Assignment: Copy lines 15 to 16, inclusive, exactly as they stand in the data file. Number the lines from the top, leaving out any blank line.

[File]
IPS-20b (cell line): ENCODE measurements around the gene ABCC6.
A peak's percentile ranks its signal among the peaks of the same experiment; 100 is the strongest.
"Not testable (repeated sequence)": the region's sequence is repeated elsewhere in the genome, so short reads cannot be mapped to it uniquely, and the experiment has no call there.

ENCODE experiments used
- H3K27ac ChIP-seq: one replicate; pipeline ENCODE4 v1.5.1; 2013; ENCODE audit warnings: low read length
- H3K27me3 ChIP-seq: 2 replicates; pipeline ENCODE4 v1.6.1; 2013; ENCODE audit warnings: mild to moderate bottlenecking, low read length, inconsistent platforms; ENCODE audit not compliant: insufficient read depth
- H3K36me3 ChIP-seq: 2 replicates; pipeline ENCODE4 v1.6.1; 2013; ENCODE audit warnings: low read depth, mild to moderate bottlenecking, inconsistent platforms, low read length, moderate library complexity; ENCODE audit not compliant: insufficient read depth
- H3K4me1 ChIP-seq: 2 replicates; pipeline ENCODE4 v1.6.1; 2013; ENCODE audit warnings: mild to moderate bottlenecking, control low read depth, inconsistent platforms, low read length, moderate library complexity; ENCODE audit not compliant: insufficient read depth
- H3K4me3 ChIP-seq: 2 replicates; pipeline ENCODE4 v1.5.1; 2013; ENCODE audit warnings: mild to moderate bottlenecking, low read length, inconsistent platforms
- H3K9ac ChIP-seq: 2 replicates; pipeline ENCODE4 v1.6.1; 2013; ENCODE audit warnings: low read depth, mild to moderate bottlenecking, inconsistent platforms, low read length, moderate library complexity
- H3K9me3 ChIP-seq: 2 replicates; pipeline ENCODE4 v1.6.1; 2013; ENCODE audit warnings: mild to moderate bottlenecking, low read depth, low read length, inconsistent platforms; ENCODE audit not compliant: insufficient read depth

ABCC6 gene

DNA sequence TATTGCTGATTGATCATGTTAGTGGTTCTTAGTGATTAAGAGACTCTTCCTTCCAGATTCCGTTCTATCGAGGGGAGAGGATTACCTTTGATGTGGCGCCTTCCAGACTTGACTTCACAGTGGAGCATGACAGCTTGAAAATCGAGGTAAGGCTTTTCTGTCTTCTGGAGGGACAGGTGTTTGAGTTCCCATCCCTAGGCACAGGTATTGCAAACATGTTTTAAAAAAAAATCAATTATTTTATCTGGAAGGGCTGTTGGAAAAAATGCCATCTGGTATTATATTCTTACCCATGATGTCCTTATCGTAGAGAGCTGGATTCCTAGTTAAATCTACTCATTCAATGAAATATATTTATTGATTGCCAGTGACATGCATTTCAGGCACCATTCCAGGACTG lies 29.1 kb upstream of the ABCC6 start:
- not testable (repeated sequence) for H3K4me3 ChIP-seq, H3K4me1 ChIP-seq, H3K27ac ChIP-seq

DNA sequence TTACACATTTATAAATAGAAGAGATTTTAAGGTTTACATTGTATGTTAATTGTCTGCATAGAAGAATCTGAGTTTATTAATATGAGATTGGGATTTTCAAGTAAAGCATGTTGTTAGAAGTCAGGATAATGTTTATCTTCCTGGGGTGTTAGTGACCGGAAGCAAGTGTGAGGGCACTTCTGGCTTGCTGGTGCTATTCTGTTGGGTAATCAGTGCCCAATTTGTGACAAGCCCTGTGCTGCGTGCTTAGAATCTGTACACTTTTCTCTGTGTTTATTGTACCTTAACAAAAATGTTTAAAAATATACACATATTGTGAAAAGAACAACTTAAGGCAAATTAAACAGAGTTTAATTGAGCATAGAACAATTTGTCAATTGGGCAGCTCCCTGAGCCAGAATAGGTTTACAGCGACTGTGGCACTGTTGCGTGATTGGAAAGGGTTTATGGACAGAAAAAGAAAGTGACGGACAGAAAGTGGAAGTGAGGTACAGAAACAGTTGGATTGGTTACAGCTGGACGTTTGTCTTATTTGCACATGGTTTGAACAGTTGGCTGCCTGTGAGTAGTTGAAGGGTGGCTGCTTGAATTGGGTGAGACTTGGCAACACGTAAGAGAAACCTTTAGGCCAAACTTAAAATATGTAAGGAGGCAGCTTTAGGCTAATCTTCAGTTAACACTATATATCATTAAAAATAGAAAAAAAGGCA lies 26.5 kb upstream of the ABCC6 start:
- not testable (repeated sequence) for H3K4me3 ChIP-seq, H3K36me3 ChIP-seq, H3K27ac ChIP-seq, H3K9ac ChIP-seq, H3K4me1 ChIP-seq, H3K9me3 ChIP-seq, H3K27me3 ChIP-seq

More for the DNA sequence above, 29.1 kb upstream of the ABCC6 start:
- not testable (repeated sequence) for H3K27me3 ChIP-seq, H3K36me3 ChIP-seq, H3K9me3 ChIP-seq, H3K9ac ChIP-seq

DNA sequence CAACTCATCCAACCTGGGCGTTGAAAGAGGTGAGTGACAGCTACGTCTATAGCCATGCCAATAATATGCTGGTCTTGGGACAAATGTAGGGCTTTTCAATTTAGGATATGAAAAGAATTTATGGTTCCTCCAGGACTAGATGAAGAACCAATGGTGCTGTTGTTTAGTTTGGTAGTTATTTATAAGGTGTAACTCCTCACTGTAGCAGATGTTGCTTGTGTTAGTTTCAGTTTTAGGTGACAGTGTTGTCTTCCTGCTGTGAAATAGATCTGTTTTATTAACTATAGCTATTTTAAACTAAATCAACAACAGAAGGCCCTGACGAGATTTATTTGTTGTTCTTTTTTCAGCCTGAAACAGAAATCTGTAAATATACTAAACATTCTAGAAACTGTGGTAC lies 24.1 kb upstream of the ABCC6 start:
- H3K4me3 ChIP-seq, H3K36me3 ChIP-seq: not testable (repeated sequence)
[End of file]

DNA sequence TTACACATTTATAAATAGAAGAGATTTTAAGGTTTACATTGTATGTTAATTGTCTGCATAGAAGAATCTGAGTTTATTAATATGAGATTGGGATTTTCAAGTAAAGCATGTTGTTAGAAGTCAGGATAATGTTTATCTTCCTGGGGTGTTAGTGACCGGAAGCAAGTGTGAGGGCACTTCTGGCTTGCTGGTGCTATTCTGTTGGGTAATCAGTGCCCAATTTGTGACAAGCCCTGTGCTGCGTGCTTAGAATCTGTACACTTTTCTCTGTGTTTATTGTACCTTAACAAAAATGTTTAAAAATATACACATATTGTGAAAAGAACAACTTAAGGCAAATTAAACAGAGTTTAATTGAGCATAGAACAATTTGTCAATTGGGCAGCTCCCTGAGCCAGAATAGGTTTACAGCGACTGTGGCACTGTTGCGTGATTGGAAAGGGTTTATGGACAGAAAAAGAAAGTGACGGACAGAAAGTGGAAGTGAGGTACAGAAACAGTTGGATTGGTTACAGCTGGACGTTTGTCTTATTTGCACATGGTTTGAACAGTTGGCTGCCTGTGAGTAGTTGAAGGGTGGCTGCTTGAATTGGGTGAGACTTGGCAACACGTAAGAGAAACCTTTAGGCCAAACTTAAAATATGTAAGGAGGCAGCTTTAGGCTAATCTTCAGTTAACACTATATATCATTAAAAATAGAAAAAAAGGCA lies 26.5 kb upstream of the ABCC6 start:
- not testable (repeated sequence) for H3K4me3 ChIP-seq, H3K36me3 ChIP-seq, H3K27ac ChIP-seq, H3K9ac ChIP-seq, H3K4me1 ChIP-seq, H3K9me3 ChIP-seq, H3K27me3 ChIP-seq